Most people today are familiar with the basic idea of cryptography — encrypting a message to secure it so that it’s not readable to anyone and everyone. This familiarity is not surprising given the multitude of use cases for encryption, which span everything from digital signatures and SSL certificates that secure websites to cryptocurrency like Bitcoin and public key infrastructures (PKI).
However, there’s a lot more to cryptography that meets the eye. Cryptographic algorithms are defined, highly complex mathematical formulas that range in complexity, and the earliest ones pre-date modern technology.
Today, there are two types of cryptography that get used often: symmetric and asymmetric cryptography. This article will explore the differences between these two types of cryptography, the pros and cons of each and common use cases for each approach.
What is Symmetric Cryptography?
Symmetric cryptography uses mathematical permutations to encrypt a plain text message. It also uses the same mathematical permutation, known as a key, to decrypt messages.
Importantly, the same plain text letter does not always come out the same in the encrypted message (e.g. “SSS” would not encrypt to three of the same characters), which makes it difficult to decode the encrypted message without the key.
Even though it’s difficult to decrypt messages without the key, the fact that this approach uses the same key for both encryption and decryption creates risk. Specifically, people (or technology) who want to correspond via symmetric encryption must share the key to do so, and if the channel used to share the key gets compromised, so does the entire system for sharing secure messages since anyone with the key can encrypt or decrypt those communications.
By today’s standards, symmetric encryption is a relatively simple cryptographic algorithm, however it was once considered state of the art and used by the German army in World War II.
What is Asymmetric Cryptography?
Asymmetric cryptography also uses mathematical permutations to encrypt a plain text message, but it uses two different permutations, still known as keys, to encrypt and decrypt messages. With asymmetric cryptography, a public key that can be shared with anyone gets used to encrypt messages while a private key that’s known only by the recipient gets used to decrypt messages.
Critically, it should be relatively easy to compute the public key from the private key but nearly impossible to do the reverse and generate the private key from the public key. Three popular mathematical permutations, known as RSA, ECC and Diffie-Hellman, accomplish this today. Each uses different algorithms but they all rely on the same basic principles. For instance, the RSA 2048 bit algorithm randomly generates two prime numbers that are each 1024 bits long and then multiplies them together. The answer to that equation is the public key, while the two prime numbers that created the answer are the private key.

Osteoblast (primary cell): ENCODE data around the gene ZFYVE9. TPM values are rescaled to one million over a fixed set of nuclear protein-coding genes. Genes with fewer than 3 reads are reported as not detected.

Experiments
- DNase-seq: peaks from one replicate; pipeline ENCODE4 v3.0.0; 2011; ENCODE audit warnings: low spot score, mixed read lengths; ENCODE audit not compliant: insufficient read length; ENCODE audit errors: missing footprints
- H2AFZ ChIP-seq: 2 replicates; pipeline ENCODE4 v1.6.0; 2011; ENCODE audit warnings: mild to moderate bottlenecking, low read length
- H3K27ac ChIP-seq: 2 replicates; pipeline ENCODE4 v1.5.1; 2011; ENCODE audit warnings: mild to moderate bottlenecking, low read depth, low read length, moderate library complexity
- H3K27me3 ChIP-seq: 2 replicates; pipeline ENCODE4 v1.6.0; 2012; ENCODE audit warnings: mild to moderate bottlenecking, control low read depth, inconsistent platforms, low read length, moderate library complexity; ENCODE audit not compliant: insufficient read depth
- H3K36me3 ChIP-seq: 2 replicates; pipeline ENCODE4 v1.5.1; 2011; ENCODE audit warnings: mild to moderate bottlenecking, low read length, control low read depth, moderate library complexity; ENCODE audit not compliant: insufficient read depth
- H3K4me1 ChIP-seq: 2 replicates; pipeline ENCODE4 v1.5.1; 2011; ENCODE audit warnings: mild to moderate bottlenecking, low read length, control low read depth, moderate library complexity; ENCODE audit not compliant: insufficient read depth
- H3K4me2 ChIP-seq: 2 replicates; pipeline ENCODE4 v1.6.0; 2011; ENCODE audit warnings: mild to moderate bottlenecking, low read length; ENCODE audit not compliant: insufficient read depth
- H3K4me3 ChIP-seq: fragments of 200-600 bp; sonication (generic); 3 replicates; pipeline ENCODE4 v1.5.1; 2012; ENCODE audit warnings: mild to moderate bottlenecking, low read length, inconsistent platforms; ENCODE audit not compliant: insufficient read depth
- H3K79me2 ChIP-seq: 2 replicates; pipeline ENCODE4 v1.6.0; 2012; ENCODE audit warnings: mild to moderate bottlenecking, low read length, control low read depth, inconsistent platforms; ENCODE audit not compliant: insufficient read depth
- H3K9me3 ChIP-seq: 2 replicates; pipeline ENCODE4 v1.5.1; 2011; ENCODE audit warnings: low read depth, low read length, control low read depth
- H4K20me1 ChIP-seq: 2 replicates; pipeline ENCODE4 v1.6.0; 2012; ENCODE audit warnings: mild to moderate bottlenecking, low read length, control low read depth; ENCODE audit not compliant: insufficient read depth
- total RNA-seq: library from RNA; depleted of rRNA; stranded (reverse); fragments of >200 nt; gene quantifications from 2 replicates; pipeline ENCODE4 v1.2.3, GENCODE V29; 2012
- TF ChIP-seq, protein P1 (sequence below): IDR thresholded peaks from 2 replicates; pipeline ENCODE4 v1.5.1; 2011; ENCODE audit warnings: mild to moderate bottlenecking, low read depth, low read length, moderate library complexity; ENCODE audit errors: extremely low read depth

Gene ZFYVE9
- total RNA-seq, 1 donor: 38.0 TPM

How exactly does this all work? Let’s say Alice wants to send a private message to Bob. Bob can share his public key with Alice, which she then uses to encrypt her message. Once the message gets encrypted, only Bob’s private key can decrypt it. This means that as long as Bob ensures no one else has his private key, then no one can read the encrypted message
The above example offers a more secure way to encrypt messages compared to symmetric cryptography; however, asymmetric cryptography also powers additional, more advanced use cases.
Consider digital signatures. In this case, Bob might want to send a message to Alice and add a digital signature so she can verify it was in fact Bob who sent it. He can do so by encrypting a signature using his private key. When Alice receives the message, she can use Bob’s public key to verify that Bob (or someone with Bob’s private key) sent the message and that the message was not modified in transit (because if it does get modified, the verification will fail).
It’s important to note that all of these examples are one-way. To reverse any of them (e.g. so Bob can send private messages to Alice and Alice can send messages to Bob that contain her digital signature), Alice needs her own private key and must share the corresponding public key with Bob.
What are the Advantages and Disadvantages of Symmetric vs. Asymmetric Cryptography?